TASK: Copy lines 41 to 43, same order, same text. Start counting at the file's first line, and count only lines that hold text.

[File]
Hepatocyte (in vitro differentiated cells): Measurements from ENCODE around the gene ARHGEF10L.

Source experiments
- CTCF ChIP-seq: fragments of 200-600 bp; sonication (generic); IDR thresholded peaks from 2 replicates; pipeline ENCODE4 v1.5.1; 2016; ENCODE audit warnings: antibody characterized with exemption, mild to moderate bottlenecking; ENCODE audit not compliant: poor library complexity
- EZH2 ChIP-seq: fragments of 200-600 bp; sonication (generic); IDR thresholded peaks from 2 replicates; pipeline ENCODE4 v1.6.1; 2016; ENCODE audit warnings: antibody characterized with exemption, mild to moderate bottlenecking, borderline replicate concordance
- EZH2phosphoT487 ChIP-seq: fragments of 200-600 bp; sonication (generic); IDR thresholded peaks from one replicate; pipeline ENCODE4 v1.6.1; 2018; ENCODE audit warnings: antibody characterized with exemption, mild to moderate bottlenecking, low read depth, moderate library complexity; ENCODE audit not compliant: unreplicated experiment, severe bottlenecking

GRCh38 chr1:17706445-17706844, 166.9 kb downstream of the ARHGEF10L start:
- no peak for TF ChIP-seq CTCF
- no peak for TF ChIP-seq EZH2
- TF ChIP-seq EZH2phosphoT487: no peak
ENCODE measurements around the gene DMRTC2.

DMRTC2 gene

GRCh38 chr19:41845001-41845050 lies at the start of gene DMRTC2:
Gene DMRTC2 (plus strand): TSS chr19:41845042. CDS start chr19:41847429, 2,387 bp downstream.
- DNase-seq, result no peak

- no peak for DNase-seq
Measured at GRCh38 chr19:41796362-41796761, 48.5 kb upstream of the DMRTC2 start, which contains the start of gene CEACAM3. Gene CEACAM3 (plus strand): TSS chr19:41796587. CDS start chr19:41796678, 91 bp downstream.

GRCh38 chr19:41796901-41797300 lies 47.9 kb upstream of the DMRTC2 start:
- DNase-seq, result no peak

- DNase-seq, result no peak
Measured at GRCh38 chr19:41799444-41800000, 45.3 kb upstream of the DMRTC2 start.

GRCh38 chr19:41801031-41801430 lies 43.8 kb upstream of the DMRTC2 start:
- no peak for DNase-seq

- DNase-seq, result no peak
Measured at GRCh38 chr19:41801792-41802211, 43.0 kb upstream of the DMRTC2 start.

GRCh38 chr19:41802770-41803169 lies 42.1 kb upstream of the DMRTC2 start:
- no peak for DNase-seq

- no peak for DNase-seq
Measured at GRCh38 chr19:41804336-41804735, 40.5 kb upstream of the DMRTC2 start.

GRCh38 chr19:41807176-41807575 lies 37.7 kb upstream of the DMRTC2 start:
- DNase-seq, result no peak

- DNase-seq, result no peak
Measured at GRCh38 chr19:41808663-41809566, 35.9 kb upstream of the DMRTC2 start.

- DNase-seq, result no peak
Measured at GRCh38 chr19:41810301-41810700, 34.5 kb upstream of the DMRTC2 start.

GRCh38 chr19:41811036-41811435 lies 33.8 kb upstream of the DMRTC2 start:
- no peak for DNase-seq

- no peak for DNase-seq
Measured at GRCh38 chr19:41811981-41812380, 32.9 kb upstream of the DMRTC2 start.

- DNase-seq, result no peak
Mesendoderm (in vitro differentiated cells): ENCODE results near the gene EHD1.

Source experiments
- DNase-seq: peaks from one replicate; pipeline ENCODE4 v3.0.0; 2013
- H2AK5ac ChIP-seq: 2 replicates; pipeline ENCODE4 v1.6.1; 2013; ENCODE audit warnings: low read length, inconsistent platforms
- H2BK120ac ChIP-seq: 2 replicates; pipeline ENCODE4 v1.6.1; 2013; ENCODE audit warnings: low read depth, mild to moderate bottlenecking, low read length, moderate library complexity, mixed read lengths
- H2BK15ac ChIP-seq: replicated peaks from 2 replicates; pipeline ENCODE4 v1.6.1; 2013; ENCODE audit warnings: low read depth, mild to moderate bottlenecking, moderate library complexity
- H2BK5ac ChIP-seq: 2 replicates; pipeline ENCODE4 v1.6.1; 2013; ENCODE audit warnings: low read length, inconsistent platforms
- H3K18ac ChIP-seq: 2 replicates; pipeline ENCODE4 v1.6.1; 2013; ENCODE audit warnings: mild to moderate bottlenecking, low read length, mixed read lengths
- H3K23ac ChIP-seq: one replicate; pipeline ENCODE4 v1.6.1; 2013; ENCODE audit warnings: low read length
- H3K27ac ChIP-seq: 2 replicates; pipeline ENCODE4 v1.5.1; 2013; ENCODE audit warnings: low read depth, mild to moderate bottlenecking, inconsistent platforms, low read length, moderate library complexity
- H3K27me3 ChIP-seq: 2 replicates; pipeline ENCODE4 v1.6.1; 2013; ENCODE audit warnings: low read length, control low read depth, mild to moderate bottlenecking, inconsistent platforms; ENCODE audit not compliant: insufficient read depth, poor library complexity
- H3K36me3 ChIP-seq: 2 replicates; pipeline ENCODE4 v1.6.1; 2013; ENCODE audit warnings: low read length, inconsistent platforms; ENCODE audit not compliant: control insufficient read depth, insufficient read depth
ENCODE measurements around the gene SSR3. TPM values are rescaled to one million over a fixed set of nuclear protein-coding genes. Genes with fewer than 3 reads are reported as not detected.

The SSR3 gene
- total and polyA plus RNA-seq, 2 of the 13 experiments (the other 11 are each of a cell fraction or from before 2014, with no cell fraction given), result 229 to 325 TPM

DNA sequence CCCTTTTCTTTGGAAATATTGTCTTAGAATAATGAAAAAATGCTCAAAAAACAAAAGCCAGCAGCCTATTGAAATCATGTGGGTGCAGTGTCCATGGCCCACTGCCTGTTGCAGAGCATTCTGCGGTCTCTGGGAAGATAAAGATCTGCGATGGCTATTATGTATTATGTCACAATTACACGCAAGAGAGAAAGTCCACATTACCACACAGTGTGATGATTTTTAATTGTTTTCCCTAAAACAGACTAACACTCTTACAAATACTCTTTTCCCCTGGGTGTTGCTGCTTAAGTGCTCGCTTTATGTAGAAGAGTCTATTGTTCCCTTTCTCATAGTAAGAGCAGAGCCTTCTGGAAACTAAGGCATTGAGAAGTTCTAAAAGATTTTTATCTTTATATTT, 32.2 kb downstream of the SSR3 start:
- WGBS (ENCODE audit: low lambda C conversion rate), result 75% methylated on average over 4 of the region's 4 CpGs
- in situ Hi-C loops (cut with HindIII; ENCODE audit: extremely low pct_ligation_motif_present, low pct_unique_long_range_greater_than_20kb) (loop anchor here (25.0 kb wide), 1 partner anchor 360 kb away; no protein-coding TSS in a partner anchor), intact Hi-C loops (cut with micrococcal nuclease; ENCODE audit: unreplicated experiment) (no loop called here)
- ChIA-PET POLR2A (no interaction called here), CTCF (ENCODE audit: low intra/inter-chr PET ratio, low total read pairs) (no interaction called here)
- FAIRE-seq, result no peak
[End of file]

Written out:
Source experiments
- DNase-seq: peaks from one replicate; pipeline ENCODE4 v3.0.0; 2013
- H2AK5ac ChIP-seq: 2 replicates; pipeline ENCODE4 v1.6.1; 2013; ENCODE audit warnings: low read length, inconsistent platforms